In practicing mindfulness, one of the most helpful practices for me is deep listening - to myself and to others without judgement and with understanding. But one of the most helpful practices can also be one of the most difficult.
This week I would like to share how this can be particularly challenging for me with our elderly. I often wonder whether I am deeply listening with understanding and compassion to a parent or older friend. Or do I think if they disagree with me - it's only because they are old and aren't as knowledgeable about what is happening today. Aren't I just judging them and not really valuing them for their contributions?
In "The Art of Communicating" by Thich Nhat Hanh, he reminds us of the importance of communication and that we all want to be heard and understood. He says:
"We communicate to be understood and to understand others. If we're talking and no one is listening we're not communicating effectively. There are two keys to effective and true communication. The first is deep listening. The second is loving speech. Deep listening and loving speech are the best instruments I know for establishing and restoring communication with others and relieving suffering.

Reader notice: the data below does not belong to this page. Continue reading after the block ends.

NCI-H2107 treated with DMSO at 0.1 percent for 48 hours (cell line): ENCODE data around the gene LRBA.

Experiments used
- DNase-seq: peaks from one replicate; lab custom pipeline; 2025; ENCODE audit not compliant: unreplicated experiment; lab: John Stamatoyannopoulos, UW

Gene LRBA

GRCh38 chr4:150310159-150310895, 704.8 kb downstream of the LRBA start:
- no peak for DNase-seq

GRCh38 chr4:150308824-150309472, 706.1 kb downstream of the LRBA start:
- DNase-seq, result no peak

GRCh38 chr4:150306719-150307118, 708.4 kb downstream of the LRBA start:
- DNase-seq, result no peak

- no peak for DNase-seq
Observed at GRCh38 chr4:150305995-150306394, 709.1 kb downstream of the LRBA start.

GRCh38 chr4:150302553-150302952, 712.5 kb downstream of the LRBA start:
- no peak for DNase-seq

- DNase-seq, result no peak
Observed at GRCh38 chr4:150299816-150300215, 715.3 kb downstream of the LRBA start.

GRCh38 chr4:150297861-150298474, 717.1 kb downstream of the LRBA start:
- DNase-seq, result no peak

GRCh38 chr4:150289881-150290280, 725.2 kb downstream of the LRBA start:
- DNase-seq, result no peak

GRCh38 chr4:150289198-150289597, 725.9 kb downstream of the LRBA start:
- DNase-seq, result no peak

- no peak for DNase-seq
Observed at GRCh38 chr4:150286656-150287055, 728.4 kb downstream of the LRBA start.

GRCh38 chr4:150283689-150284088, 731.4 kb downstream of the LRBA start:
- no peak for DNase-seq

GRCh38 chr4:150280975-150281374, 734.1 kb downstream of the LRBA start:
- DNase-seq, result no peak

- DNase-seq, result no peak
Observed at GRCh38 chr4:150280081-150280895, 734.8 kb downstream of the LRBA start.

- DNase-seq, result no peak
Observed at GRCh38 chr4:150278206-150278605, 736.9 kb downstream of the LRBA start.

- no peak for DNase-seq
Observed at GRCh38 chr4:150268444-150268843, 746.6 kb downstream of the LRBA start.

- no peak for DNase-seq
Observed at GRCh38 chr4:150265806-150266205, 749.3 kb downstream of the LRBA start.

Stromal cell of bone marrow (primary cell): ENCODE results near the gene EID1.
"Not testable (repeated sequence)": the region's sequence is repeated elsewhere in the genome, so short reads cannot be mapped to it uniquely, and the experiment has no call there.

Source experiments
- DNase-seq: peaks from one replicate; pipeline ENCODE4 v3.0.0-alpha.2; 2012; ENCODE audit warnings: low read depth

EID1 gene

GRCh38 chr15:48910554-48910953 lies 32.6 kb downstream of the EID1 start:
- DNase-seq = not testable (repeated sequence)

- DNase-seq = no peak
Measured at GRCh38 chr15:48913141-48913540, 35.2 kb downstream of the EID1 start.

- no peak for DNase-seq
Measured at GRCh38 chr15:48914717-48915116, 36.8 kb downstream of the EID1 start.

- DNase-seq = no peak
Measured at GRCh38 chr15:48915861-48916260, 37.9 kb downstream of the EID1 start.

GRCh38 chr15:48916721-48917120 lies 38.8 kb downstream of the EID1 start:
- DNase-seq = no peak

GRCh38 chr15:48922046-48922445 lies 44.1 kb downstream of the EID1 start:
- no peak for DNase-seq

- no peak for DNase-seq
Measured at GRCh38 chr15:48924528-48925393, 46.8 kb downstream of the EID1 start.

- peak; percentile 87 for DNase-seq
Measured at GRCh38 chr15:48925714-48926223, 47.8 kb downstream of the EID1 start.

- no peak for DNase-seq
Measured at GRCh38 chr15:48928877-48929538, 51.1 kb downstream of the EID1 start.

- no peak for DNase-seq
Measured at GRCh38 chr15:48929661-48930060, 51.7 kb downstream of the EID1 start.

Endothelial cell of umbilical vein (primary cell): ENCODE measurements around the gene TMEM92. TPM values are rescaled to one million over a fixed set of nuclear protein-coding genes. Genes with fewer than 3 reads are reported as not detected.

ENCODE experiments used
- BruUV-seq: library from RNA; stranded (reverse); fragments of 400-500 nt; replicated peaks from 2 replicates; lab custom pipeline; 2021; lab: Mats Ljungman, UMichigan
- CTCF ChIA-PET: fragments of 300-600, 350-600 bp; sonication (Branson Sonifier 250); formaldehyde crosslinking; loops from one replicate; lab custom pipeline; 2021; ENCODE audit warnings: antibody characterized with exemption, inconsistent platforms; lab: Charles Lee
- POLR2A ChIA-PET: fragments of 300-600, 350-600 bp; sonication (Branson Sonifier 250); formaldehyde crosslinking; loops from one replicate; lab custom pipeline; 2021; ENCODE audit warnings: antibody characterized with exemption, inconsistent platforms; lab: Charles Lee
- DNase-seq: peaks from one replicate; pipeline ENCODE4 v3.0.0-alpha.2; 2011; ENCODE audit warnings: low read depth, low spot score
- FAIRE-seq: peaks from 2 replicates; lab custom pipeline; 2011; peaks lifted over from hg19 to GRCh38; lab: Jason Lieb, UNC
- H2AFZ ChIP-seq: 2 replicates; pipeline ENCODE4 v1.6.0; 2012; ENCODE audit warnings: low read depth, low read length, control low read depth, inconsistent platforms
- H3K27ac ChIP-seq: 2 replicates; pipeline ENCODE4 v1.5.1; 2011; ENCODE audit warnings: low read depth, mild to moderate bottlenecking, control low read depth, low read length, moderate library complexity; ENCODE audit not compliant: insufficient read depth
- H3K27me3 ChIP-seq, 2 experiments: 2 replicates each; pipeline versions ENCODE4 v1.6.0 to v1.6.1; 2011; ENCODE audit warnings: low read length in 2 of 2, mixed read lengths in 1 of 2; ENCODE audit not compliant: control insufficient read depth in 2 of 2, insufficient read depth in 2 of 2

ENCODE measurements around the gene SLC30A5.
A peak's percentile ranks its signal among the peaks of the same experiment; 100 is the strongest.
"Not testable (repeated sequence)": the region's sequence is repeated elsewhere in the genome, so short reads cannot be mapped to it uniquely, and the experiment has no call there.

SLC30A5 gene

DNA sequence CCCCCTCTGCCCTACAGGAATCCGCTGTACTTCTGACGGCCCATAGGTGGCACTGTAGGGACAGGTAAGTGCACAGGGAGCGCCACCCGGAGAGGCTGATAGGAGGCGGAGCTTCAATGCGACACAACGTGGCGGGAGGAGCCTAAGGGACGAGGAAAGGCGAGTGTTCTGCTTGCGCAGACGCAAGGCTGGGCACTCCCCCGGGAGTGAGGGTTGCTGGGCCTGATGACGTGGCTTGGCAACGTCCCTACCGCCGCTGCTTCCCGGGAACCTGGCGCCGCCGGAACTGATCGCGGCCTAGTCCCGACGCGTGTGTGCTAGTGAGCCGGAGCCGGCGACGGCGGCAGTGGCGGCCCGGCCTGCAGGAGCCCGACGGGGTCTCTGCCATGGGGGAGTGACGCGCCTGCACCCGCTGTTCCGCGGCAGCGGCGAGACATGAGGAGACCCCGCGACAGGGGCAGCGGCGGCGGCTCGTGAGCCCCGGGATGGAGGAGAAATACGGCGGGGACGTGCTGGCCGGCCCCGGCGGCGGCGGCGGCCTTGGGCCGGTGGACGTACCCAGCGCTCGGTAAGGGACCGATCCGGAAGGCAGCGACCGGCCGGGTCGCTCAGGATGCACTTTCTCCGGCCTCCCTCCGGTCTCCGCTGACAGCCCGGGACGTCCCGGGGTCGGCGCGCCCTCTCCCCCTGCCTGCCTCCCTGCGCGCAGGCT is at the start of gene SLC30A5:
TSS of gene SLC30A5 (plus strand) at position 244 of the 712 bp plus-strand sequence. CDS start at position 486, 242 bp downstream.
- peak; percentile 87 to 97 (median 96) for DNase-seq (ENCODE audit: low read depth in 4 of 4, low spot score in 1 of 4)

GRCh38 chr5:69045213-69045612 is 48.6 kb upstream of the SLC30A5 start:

We all want to be understood. When we interact with another person, particularly if we haven't practiced mindfulness of our own suffering and listened well to our own selves, we're anxious for others to understand us right away. We want to begin by expressing ourselves. But talking first like that doesn't usually work. Deep listening needs to come first. Practicing mindfulness of suffering - recognizing and embracing the suffering in oneself and in the other person - will give rise to the understanding necessary for good communication.
When we listen to someone with the intention of helping that person suffer less, this is deep listening. When we listen with compassion, we don't get caught in judgment. A judgment may form but we don't hold on to it. Deep listening has the power to help us create a moment of joy, a moment of happiness, and to help us handle a painful emotion."
I look forward to sharing your ideas on being with elderly parents, grandparents, friends, and neighbors (or even being the elder in your community) and being with them more compassionately. See you Monday.